Flintknapping (stone tool-making) demonstration and artifact identification by Mark Anderson, Office of the State Archaeologist, University of Iowa.
Host: Buchanan County Conservation Board
Location: Meeting Room, Nature Center, Fontana County Park. Take Hwy. 150 ten miles north of Independence. Follow signs on the East side of the road.
Free and open to the public
Contact: Dan Cohen (319) 636-2617

IOWA CITY AREA

Thursday, July 29, 3 p.m.
Children's program and activity: "Treasures of the Past," Cherie Haury, archaeologist.
Host: Iowa City Public Library
Location: Iowa City Public Library, Meeting Room A, 123 South Linn Street, Iowa City
Free and open to the public
Contact: Deanne Wortman (319) 356-5200 (extension 119)

August 1- 31
Exhibit: Iowa prehistory and early history in Iowa Hall.
Host: Museum of Natural History, University of Iowa
Location: Iowa Hall, Macbride Hall, University of Iowa, Iowa City
Free and open to the public
Contact: David Brenzel (319) 335-0482

August 1- 31
Book displays and exhibits: titles of archaeological interest from the collection of the Iowa City Public Library, artifacts, and digging tools.
Host: Iowa City Public Library, 123 South Linn St., Iowa City
Free and open to the public
Contact: Deanne Wortman (319) 356-5200 (extension 119)

August 1- 31
Display: "The Search for John Gilbert," history of Gilbert’s trading post and exhibit of artifacts from excavations along the Sand Road Heritage Corridor south of Iowa City. Prepared by the Johnson County Heritage Museum
Host: Museum of Natural History, University of Iowa
Location: Macbride Hall, University of Iowa, Iowa City
Free and open to the public
Contact: David Brenzel (319) 335-0482

August 1- 31
Book display: titles of archaeological interest available from B. Dalton Bookseller.
Host: B. Dalton Bookseller
Location: Old Capitol Center, Clinton Street
Free and open to the public
Contact: Jean Bride (319) 338-9459

August 1- 31
Behind the scenes peek at the James Loren Kallam ethnographic collection of projectile points, axes, beadwork, and other items collected in the Tama area, 1890-95.
Host: Museum of Natural History, University of Iowa
Location: Macbride Hall, University of Iowa
Free and open to the public
Contact: David Brenzel (319) 335-0482

Saturday, August 14, 7 p.m.
Presentation: "The archaeology of the Coralville Lake area," by Linda Forman, Office of the State Archaeologist, University of Iowa
Host: U. S. Army Corps of Engineers, Coralville Reservoir
Location: Sugar Bottom amphitheater Take Mehaffey Bridge Road northeast from North Liberty, after crossing the bridge turn right and follow signs to Sugar Bottom.
Free and open to the public
Contact: Ruth Colwell, Scott Ford, or Linda Parrish (319) 338-3543

Saturday, August 14, 2 p.m.
Behind the scenes peek at the archaeological collections curated by the Office of the State Archaeologist.
Host: Office of the State Archaeologist, University of Iowa
Location: Office of the State Archaeologist, University of Iowa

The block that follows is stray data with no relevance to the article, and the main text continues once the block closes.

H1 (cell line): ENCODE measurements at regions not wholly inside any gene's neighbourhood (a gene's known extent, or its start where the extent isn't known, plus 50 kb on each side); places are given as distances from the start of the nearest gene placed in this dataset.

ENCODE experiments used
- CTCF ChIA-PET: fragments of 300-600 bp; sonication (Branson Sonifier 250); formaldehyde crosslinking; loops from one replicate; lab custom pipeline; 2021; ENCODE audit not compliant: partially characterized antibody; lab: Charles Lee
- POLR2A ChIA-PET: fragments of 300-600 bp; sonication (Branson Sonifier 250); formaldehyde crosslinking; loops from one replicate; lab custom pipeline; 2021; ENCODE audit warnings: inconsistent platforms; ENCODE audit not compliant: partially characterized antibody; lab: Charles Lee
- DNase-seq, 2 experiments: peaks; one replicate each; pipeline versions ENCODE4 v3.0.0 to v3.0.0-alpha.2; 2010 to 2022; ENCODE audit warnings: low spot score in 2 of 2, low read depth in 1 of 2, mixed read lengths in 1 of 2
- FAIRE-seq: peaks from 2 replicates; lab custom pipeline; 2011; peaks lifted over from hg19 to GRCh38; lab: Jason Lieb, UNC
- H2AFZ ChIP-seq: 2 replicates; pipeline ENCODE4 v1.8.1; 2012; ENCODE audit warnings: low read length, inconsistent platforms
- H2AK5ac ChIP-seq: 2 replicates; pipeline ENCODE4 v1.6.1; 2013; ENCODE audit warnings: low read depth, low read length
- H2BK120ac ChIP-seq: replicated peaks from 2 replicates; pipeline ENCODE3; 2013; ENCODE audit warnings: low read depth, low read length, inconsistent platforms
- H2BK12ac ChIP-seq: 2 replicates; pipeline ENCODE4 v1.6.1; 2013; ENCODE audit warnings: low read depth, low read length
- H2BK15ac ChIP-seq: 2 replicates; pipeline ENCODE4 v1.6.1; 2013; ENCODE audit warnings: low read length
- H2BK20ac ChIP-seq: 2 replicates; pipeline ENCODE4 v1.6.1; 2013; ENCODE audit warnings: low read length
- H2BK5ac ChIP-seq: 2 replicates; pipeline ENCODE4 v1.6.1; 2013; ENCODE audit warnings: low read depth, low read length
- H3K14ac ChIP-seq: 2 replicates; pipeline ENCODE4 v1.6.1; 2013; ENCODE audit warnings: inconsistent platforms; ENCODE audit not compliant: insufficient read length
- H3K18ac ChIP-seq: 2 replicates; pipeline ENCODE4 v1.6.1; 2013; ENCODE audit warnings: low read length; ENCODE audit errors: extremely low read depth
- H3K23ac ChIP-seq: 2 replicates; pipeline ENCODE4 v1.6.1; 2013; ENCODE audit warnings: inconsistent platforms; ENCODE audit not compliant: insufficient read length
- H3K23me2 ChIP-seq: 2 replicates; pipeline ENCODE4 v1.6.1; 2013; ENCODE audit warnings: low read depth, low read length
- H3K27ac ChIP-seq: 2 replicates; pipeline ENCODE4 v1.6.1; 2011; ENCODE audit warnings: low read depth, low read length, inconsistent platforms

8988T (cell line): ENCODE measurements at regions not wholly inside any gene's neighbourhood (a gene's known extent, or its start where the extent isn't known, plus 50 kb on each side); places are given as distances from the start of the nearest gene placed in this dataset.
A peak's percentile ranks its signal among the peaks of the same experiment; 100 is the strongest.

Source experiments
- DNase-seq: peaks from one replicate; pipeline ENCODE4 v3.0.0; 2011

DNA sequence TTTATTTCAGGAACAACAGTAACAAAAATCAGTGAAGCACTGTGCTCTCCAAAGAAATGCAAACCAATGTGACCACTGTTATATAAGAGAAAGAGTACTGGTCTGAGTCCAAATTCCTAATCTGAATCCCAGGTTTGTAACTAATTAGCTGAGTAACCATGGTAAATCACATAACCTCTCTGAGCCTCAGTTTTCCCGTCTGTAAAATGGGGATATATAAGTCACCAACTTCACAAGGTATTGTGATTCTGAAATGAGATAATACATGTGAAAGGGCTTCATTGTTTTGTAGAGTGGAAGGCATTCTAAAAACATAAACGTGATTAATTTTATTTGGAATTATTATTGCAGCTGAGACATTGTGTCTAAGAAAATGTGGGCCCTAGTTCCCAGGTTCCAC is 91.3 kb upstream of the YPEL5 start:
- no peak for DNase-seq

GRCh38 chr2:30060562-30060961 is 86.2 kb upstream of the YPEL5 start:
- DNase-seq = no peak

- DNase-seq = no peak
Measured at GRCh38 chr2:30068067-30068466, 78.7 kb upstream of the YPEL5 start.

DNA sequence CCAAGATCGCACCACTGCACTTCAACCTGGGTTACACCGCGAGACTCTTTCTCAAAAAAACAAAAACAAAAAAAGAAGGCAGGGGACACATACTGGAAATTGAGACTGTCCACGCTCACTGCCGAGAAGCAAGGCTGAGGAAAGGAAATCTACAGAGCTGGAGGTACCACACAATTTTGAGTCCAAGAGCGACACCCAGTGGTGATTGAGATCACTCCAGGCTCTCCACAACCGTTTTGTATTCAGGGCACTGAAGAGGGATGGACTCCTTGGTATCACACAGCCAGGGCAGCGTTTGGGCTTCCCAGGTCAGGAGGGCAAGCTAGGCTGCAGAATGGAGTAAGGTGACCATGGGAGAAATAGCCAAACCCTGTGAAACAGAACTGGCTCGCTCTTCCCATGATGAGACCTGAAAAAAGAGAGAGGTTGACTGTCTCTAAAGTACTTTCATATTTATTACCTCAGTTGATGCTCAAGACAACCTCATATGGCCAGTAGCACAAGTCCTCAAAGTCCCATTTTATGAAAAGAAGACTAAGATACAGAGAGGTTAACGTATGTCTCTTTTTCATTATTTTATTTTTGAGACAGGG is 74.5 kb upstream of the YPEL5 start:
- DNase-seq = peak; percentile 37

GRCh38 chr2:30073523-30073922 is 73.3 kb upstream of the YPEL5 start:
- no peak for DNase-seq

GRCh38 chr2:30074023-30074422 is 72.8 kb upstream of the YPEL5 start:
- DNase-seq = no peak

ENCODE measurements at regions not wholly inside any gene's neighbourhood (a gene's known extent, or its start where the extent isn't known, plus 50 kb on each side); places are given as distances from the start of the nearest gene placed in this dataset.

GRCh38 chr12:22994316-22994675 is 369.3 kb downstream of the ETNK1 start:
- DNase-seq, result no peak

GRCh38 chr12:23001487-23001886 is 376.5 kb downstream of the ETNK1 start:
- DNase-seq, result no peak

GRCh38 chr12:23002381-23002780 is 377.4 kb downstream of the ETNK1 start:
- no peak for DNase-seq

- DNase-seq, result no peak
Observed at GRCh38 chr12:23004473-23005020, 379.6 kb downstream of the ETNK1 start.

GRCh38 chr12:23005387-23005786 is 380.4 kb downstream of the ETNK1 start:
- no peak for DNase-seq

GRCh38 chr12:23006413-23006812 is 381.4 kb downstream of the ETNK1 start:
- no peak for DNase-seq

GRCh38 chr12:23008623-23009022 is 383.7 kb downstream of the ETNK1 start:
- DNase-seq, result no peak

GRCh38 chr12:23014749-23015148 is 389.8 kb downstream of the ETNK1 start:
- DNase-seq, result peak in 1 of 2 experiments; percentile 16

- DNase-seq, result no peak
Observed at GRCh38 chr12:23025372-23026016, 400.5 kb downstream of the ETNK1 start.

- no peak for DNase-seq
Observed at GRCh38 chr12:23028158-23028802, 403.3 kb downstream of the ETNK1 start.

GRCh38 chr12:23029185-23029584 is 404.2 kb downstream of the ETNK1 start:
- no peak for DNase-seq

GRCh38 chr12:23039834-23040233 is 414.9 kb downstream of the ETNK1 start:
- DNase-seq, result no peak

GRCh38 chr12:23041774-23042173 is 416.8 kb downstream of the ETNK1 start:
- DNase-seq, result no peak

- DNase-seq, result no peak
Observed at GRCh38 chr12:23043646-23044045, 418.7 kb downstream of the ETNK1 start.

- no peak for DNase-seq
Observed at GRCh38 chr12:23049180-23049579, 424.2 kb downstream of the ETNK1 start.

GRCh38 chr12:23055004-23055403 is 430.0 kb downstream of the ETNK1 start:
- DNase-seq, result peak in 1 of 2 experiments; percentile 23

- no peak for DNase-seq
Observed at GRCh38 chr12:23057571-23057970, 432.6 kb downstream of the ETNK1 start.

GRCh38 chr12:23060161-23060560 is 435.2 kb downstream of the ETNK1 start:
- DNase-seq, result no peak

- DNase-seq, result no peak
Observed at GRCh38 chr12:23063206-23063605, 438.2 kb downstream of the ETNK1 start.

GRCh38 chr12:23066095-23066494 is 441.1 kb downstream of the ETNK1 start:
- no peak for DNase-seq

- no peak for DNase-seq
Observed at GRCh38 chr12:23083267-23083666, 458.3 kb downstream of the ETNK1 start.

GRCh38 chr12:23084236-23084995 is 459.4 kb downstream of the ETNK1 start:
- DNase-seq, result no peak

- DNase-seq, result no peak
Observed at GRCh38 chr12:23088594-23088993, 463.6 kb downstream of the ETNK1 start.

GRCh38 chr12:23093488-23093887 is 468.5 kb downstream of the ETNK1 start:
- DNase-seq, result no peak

700 Clinton Street Building, University of Iowa
Free and open to the public
Contact: John Cordell (319) 384-0741

Saturday, August 21, 2 p.m.
Behind the scenes peek at the paleontological collections curated by the Department of Geology, University of Iowa.
Host: Department of Geology, University of Iowa
Location: Trowbridge Hall, University of Iowa
Free and open to the public
Contact: Julia Golden (319) 335-1822

Saturday, August 21, 1 p.m.
Demonstration and children’s activity: "Native Plant Use"
Host: Museum of Natural History, University of Iowa
Location; Iowa Hall in Macbride Hall, University of Iowa
Free and open to the public
Contact: David Brenzel (319) 335-0482

Saturday, August 28, 4 p.m.
Guided tour: "Trekking through Mormon Handcart Park," led by Jeffry Schabilion, University of Iowa, and Loren Horton, emeritus historian, State Historical Society of Iowa.
Host: Museum of Natural History, University of Iowa
Location: Meet at Hawkeye Fields parking lot in Coralville.
Free and open to the public
Contact: David Brenzel (319) 335-0482

Tuesday, August 31, noon
Brown Bag Presentation: "Archaeology for Lunch," recent events in Iowa archaeology and a new video on "Modern Methods in Iowa Archaeology," Lynn M. Alex, Office of the State Archaeologist, University of Iowa.
Host: Iowa City Public Library
Location: Iowa City Public Library, Meeting Room A, 123 South Linn Street
Free and open to the public
Contact: Maureen Delaney (319) 356-5200 (extension 171)

IOWA FALLS

Saturday, August 14, 9 a.m.
Multiple events: tour of Calkins Nature Center exhibits, artifact identification, video on Hardin County archaeology, guided tour of Smith Mound Group and Daisy Long Memorial Park (location of Benson's Mill and recent excavations). Bring artifacts for identification. Tom Chadderdon, Louis Berger & Associates, Cedar Rapids.
Host: Hardin County Conservation Board
Location: Calkins Nature Center, 3.5 miles south of Iowa Falls. From the west, take Hwy. 941 to Iowa Falls, turn south at the National Guard Armory, follow signs.
Free and open to the public. A 17-passenger bus will be provided for the tour.
Contact: Duane Rieken (515) 648-4361 Advance registration requested

MARQUETTE

August 6- 27
Effigy Mounds National Monument
Location: Effigy Mounds National Monument Visitor Center, 51 Hwy. 76, Harpers Ferry (3 miles north of Marquette, Iowa)
Free and open to the public.
Contact: Effigy Mounds National Monument Visitor Center for all programs (319) 873-3491